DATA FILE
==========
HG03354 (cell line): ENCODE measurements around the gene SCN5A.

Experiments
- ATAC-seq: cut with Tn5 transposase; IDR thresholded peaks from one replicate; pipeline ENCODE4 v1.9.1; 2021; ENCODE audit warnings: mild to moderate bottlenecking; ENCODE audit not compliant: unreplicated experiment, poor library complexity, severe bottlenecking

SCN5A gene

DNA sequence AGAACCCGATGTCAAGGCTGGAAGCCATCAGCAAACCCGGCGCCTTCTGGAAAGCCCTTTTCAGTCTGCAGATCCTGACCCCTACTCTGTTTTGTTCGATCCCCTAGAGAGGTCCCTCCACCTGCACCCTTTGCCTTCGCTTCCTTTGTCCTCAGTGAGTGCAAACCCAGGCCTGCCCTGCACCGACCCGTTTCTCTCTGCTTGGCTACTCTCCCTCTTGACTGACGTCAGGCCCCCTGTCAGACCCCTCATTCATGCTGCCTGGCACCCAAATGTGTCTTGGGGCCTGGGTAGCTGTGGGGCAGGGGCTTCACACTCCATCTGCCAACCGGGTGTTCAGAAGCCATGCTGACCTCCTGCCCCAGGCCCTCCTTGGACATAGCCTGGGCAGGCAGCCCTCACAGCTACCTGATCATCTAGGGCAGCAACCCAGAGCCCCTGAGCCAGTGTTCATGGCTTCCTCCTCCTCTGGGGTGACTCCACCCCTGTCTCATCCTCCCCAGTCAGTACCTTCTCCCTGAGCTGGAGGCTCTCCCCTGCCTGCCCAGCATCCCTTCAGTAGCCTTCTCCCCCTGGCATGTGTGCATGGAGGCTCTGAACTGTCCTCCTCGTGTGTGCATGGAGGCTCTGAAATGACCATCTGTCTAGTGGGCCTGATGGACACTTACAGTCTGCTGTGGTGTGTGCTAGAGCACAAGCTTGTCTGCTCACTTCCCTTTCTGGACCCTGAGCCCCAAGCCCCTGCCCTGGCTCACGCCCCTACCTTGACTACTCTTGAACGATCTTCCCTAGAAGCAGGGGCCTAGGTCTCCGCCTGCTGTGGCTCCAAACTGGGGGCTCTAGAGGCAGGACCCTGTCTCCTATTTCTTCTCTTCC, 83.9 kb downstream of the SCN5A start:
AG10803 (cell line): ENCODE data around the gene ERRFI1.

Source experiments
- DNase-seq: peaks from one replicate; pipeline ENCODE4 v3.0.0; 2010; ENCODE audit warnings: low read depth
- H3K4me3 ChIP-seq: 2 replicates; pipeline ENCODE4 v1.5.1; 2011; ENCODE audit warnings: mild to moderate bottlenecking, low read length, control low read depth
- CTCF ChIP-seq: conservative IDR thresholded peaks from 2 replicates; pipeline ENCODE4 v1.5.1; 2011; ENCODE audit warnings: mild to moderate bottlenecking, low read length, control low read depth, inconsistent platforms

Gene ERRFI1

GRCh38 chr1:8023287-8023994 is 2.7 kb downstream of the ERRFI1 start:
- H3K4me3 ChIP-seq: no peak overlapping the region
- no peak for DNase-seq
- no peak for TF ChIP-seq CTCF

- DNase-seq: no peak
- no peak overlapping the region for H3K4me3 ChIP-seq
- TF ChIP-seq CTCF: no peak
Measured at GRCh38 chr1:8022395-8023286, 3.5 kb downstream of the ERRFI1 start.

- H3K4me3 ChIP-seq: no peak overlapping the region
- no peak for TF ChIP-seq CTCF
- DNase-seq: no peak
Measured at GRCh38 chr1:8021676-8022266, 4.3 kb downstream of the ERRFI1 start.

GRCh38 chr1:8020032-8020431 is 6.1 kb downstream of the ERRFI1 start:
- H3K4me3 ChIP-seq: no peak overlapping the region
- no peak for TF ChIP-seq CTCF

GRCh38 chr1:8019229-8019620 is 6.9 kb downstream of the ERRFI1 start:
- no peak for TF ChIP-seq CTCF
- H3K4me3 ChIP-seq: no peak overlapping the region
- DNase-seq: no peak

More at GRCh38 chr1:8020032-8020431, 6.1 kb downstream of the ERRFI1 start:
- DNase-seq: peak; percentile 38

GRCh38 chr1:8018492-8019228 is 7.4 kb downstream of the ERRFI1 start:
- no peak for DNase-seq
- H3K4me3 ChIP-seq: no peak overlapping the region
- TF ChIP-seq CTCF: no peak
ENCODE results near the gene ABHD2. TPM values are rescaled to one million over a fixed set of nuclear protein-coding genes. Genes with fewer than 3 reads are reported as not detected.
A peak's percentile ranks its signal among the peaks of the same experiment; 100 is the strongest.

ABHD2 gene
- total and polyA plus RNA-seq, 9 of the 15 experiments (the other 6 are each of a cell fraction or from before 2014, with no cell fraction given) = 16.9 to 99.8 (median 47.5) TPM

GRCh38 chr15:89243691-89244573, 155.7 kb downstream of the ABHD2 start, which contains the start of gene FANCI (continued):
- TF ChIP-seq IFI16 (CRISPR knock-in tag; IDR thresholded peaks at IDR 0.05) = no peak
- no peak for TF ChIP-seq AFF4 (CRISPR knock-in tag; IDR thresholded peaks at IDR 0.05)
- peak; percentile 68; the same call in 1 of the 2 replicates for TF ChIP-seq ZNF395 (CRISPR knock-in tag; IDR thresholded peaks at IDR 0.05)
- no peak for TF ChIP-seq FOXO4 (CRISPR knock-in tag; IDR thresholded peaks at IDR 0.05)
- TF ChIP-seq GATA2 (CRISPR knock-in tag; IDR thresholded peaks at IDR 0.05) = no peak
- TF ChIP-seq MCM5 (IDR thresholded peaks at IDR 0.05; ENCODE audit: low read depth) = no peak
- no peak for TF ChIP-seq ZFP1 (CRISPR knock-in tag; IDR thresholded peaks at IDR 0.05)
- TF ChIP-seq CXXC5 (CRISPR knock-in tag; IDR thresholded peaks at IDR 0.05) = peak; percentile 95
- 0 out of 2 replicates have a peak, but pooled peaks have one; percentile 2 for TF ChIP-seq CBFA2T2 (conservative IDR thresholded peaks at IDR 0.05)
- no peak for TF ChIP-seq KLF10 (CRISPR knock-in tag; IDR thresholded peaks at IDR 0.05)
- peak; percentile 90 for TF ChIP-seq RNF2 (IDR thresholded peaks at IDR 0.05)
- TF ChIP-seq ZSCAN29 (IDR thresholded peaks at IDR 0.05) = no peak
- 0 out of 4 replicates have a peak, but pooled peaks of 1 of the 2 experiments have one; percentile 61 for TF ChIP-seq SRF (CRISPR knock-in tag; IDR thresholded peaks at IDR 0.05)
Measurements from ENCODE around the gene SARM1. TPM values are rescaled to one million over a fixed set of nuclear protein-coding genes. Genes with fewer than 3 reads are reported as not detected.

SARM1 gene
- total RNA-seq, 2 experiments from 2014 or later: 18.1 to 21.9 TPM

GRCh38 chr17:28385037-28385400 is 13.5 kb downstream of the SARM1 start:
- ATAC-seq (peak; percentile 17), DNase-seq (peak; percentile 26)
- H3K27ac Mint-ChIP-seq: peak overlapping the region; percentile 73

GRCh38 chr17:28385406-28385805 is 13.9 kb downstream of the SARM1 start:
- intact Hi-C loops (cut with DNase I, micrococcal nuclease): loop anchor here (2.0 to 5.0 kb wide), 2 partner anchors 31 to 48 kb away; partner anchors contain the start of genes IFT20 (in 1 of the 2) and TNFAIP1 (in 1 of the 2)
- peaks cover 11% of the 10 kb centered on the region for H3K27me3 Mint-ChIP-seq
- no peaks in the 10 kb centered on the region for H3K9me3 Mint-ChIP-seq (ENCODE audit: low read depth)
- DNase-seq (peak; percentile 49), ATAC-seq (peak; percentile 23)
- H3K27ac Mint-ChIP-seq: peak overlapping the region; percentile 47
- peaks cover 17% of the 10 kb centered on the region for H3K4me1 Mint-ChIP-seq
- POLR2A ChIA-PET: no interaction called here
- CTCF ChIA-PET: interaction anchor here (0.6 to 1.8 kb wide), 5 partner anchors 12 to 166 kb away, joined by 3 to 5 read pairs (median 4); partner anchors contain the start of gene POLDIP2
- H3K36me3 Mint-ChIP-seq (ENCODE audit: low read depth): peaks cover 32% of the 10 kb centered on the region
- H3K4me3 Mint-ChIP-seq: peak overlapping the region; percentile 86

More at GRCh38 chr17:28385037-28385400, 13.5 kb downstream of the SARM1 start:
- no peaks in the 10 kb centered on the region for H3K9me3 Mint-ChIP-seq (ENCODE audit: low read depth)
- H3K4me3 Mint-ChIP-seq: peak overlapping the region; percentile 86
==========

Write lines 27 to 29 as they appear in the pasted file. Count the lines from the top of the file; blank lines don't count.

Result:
GRCh38 chr1:8019229-8019620 is 6.9 kb downstream of the ERRFI1 start:
- no peak for TF ChIP-seq CTCF
- H3K4me3 ChIP-seq: no peak overlapping the region